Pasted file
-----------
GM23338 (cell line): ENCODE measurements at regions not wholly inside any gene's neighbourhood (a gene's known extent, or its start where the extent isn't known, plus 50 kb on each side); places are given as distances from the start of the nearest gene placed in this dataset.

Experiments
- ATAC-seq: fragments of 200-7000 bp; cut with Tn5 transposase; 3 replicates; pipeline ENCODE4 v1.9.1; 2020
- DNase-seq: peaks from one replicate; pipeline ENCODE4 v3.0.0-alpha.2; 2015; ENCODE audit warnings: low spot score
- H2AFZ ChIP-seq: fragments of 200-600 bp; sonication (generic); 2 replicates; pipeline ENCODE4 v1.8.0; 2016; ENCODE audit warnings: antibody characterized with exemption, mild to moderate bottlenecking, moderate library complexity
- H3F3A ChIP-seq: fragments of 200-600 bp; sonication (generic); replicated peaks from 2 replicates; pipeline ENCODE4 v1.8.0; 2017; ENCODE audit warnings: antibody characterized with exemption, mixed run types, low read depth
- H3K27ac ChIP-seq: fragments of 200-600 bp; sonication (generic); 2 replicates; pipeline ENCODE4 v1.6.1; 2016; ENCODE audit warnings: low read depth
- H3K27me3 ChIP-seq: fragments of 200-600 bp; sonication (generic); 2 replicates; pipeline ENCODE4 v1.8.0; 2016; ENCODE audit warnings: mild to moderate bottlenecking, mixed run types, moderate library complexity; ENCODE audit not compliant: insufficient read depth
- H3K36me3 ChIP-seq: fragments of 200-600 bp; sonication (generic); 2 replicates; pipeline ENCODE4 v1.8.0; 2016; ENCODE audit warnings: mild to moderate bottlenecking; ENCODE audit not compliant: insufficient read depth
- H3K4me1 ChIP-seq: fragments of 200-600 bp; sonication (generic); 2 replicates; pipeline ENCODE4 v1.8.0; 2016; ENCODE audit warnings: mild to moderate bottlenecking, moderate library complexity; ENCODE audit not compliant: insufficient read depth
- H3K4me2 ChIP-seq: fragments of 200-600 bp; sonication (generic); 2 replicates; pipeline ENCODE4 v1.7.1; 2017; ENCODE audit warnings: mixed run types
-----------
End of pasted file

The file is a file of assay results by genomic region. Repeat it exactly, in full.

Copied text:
GM23338 (cell line): ENCODE measurements at regions not wholly inside any gene's neighbourhood (a gene's known extent, or its start where the extent isn't known, plus 50 kb on each side); places are given as distances from the start of the nearest gene placed in this dataset.

Experiments
- ATAC-seq: fragments of 200-7000 bp; cut with Tn5 transposase; 3 replicates; pipeline ENCODE4 v1.9.1; 2020
- DNase-seq: peaks from one replicate; pipeline ENCODE4 v3.0.0-alpha.2; 2015; ENCODE audit warnings: low spot score
- H2AFZ ChIP-seq: fragments of 200-600 bp; sonication (generic); 2 replicates; pipeline ENCODE4 v1.8.0; 2016; ENCODE audit warnings: antibody characterized with exemption, mild to moderate bottlenecking, moderate library complexity
- H3F3A ChIP-seq: fragments of 200-600 bp; sonication (generic); replicated peaks from 2 replicates; pipeline ENCODE4 v1.8.0; 2017; ENCODE audit warnings: antibody characterized with exemption, mixed run types, low read depth
- H3K27ac ChIP-seq: fragments of 200-600 bp; sonication (generic); 2 replicates; pipeline ENCODE4 v1.6.1; 2016; ENCODE audit warnings: low read depth
- H3K27me3 ChIP-seq: fragments of 200-600 bp; sonication (generic); 2 replicates; pipeline ENCODE4 v1.8.0; 2016; ENCODE audit warnings: mild to moderate bottlenecking, mixed run types, moderate library complexity; ENCODE audit not compliant: insufficient read depth
- H3K36me3 ChIP-seq: fragments of 200-600 bp; sonication (generic); 2 replicates; pipeline ENCODE4 v1.8.0; 2016; ENCODE audit warnings: mild to moderate bottlenecking; ENCODE audit not compliant: insufficient read depth
- H3K4me1 ChIP-seq: fragments of 200-600 bp; sonication (generic); 2 replicates; pipeline ENCODE4 v1.8.0; 2016; ENCODE audit warnings: mild to moderate bottlenecking, moderate library complexity; ENCODE audit not compliant: insufficient read depth
- H3K4me2 ChIP-seq: fragments of 200-600 bp; sonication (generic); 2 replicates; pipeline ENCODE4 v1.7.1; 2017; ENCODE audit warnings: mixed run types